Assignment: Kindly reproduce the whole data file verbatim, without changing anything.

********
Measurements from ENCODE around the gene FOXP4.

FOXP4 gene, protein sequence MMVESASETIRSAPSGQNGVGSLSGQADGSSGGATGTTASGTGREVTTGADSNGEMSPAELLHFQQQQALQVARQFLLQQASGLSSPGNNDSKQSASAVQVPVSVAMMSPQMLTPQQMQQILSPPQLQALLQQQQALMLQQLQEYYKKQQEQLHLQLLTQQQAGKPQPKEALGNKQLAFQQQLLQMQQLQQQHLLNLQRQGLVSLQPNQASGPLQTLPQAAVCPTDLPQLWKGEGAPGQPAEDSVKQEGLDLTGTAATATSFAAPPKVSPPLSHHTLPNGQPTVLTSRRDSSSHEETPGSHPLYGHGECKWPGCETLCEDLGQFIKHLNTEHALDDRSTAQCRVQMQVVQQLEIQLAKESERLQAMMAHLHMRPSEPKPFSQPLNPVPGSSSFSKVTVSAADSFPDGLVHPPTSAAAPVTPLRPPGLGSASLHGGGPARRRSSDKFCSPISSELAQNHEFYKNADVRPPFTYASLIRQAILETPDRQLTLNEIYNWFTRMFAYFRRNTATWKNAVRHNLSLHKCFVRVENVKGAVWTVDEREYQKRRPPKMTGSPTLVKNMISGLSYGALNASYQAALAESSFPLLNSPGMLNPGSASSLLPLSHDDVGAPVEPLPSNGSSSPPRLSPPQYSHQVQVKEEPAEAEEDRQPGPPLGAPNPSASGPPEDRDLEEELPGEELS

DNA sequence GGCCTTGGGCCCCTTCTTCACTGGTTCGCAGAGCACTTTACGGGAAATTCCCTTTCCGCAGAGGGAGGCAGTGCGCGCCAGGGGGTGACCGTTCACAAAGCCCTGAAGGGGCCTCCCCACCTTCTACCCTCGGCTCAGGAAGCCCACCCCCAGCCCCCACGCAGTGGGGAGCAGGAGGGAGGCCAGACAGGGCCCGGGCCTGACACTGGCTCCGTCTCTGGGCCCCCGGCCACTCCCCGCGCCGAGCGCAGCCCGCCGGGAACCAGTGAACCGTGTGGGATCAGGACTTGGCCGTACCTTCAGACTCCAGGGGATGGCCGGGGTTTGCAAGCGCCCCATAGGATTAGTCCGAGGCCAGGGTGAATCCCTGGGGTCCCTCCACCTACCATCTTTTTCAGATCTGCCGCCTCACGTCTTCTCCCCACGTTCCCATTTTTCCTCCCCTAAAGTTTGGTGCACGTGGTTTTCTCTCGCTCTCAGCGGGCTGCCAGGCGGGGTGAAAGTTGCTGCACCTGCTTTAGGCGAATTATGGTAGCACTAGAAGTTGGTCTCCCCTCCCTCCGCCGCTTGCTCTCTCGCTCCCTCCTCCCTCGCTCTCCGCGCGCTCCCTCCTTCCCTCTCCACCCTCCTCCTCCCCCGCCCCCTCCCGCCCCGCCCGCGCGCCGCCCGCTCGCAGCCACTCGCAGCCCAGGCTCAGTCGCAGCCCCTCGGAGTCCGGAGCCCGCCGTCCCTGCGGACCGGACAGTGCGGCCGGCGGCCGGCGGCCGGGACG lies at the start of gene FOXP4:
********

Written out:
Measurements from ENCODE around the gene FOXP4.

FOXP4 gene, protein sequence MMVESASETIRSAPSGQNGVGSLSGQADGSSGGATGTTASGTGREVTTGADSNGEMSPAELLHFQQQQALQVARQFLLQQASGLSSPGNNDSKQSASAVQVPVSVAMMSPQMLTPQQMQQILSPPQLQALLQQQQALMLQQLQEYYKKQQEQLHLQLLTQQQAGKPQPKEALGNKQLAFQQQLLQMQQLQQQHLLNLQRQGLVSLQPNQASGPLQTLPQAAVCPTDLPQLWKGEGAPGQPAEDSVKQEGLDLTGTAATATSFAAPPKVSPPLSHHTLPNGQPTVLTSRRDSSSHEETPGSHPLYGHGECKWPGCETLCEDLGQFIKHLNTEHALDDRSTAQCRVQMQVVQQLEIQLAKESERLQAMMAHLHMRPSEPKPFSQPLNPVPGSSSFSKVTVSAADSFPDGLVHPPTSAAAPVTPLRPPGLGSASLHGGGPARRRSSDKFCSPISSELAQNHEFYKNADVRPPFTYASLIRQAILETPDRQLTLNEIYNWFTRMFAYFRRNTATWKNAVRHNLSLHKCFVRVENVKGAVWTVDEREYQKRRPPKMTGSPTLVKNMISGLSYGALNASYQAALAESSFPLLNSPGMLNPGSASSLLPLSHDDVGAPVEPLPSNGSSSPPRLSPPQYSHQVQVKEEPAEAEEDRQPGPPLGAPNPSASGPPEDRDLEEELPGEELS

DNA sequence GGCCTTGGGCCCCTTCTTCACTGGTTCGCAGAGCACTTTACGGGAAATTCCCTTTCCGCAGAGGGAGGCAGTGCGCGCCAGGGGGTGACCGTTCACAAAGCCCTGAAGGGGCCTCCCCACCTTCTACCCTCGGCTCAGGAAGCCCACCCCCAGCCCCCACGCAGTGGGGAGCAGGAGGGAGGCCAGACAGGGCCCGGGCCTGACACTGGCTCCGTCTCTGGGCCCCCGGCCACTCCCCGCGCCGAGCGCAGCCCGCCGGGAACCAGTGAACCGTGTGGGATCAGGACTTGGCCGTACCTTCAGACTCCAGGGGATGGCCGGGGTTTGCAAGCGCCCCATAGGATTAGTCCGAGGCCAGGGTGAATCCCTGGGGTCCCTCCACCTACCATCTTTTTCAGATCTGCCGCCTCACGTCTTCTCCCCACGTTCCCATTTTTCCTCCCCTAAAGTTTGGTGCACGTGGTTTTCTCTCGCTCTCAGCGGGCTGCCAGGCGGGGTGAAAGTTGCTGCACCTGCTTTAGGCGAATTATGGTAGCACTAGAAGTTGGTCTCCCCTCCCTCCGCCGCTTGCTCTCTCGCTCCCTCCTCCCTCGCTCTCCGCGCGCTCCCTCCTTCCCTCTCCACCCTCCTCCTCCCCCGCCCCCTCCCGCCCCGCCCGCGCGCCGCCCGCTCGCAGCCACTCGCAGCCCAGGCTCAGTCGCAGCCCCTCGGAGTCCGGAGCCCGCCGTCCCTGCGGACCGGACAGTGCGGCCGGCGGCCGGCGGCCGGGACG lies at the start of gene FOXP4: